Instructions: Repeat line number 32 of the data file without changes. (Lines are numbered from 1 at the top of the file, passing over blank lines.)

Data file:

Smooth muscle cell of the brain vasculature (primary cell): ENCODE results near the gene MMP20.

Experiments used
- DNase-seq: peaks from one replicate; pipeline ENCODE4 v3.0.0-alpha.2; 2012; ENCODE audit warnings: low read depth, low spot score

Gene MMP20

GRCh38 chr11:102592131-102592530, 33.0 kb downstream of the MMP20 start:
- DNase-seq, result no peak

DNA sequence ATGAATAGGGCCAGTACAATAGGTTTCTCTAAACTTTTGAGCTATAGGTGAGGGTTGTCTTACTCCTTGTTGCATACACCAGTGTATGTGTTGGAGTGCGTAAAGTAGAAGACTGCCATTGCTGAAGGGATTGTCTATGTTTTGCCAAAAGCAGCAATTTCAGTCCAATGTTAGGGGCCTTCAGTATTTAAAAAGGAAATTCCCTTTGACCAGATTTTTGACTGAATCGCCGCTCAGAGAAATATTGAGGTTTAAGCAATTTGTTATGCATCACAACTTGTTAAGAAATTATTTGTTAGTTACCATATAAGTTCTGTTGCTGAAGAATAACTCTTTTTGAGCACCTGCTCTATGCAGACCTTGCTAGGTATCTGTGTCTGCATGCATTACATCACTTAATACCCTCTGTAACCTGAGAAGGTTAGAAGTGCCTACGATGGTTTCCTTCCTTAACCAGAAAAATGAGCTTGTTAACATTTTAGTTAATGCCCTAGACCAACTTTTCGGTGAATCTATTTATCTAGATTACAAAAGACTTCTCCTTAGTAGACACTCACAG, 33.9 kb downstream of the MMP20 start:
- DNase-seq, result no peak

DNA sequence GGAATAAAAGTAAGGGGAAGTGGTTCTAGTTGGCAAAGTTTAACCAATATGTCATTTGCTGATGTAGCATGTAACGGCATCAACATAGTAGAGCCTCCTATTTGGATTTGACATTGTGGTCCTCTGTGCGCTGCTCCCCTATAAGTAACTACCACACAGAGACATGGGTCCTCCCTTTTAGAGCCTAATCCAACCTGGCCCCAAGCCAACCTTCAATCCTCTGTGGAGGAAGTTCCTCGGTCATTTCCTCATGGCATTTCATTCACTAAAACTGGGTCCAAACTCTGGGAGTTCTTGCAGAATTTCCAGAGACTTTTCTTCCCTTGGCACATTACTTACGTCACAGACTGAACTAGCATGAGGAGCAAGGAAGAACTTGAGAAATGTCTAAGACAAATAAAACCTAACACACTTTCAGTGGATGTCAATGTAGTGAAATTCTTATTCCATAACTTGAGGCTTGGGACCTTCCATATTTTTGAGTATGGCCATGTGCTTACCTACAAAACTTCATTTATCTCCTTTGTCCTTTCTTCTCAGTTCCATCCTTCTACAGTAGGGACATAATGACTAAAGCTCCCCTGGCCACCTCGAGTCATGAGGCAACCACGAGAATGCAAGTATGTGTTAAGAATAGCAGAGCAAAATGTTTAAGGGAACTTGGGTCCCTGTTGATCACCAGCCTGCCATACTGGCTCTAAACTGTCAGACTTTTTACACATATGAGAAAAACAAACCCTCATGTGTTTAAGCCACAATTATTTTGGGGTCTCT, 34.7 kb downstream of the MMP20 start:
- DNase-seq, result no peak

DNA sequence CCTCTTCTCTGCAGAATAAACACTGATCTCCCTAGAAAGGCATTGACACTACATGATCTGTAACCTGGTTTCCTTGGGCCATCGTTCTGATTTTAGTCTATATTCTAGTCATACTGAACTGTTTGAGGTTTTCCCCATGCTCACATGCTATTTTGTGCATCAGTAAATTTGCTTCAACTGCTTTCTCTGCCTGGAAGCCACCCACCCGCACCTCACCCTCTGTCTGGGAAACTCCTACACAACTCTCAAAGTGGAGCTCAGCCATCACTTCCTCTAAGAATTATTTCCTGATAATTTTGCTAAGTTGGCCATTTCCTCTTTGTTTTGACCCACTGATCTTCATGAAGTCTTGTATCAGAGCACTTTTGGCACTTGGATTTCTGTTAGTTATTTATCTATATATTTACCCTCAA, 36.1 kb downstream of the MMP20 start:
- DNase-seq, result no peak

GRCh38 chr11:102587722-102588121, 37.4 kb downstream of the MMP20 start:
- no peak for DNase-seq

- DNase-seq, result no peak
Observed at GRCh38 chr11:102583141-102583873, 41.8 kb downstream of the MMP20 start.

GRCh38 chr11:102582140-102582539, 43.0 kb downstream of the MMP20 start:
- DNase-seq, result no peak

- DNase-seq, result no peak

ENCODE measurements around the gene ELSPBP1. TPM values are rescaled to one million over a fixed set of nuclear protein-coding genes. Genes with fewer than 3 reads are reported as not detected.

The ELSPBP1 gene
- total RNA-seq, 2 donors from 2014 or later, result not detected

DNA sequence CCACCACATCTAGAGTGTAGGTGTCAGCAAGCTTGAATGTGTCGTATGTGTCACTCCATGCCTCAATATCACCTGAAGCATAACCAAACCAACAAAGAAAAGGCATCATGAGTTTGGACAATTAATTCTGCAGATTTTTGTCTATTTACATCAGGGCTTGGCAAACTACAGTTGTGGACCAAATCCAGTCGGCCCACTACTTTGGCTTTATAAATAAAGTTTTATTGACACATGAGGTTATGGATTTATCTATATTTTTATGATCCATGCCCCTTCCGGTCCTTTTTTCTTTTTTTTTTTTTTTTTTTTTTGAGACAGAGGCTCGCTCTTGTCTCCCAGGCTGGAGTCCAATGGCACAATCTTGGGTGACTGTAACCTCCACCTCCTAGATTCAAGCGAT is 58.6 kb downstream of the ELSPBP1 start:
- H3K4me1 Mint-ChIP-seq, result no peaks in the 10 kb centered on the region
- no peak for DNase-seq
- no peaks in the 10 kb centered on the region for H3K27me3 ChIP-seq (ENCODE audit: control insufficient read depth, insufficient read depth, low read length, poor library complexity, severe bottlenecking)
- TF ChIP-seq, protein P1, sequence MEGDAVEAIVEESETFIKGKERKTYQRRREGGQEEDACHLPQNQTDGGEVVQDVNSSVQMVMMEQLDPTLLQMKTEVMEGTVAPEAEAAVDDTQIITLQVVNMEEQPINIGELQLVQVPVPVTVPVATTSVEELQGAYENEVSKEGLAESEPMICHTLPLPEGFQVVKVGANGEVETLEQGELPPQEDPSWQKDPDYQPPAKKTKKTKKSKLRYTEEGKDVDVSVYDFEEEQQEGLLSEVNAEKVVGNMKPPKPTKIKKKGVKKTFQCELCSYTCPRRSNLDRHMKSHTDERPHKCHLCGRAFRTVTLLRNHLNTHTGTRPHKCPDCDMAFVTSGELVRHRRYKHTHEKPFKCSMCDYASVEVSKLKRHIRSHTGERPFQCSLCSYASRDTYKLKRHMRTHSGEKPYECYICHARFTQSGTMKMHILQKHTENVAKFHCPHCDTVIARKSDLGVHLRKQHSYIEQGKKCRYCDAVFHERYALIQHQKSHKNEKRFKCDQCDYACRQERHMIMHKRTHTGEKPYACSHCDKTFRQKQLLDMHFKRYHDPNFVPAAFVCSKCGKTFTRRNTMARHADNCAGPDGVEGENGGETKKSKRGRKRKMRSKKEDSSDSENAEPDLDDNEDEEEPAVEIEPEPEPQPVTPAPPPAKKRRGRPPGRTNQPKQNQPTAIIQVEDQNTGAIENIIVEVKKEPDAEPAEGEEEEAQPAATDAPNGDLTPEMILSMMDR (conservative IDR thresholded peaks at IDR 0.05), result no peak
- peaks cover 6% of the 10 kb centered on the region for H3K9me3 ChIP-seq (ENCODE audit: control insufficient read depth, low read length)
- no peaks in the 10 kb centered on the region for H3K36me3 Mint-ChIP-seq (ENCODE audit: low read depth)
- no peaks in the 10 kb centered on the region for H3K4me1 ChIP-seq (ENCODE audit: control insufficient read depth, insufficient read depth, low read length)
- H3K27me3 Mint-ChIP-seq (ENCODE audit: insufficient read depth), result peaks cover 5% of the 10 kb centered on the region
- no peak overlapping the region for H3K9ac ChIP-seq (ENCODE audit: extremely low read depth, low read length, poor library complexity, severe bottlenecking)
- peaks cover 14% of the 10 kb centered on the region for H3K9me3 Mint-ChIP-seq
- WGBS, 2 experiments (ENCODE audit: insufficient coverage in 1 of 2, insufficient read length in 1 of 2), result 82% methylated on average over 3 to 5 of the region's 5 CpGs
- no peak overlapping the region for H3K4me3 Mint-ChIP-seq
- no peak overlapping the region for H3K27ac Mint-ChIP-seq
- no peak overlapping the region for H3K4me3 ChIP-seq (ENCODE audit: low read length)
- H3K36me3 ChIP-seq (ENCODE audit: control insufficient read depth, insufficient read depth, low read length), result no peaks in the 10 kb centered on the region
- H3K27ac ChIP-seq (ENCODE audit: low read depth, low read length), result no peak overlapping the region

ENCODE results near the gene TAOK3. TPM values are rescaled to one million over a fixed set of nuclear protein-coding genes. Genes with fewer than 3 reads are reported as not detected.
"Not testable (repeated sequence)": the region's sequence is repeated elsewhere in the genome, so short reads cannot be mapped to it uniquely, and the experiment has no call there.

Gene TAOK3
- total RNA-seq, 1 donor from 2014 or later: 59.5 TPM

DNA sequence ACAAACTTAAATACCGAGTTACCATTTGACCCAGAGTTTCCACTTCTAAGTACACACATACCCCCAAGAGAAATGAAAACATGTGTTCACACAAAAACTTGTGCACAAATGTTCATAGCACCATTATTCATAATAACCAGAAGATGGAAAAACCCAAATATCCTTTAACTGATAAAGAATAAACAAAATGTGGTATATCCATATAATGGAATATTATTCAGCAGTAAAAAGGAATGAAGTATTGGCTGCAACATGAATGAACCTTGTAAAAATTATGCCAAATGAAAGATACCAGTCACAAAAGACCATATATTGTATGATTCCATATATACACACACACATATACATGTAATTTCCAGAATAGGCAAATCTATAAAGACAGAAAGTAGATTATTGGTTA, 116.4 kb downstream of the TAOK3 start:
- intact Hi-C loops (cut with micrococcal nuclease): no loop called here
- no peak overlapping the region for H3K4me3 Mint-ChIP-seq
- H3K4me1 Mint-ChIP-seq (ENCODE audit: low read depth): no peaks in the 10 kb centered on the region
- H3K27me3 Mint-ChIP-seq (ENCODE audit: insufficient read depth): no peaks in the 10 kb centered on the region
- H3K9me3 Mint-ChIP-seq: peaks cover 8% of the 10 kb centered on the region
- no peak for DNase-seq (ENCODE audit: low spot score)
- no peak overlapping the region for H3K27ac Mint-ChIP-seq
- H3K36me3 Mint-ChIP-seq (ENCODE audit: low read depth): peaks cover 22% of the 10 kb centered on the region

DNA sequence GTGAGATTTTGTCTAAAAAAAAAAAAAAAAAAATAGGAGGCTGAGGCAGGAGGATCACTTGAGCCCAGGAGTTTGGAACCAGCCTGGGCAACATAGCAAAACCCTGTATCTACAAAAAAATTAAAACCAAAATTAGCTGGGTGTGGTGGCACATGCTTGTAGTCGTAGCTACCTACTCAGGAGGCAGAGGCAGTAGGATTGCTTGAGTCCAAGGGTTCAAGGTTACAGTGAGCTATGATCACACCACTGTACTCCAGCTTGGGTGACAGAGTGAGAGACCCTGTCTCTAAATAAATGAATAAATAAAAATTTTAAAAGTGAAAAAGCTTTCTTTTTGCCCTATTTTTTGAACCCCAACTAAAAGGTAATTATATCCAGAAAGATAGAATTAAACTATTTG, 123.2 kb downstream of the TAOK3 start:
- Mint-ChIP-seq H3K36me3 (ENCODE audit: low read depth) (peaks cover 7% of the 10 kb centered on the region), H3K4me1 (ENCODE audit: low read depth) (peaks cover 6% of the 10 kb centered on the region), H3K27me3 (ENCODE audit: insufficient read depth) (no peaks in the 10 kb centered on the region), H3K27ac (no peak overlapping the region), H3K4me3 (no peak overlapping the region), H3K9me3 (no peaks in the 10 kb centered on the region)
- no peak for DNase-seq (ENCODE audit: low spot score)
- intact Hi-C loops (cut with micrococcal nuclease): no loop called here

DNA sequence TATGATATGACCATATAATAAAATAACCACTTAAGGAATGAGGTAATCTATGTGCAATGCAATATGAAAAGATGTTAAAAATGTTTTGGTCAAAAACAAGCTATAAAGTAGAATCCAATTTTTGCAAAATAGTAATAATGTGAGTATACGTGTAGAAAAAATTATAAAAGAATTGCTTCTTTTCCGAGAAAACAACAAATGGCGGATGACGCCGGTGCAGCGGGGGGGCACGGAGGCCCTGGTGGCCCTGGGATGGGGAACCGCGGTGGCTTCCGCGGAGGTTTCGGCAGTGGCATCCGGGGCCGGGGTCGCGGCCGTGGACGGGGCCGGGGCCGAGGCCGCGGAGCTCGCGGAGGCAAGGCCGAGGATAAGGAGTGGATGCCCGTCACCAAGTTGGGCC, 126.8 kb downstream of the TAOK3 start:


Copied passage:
- no peak overlapping the region for H3K9ac ChIP-seq (ENCODE audit: extremely low read depth, low read length, poor library complexity, severe bottlenecking)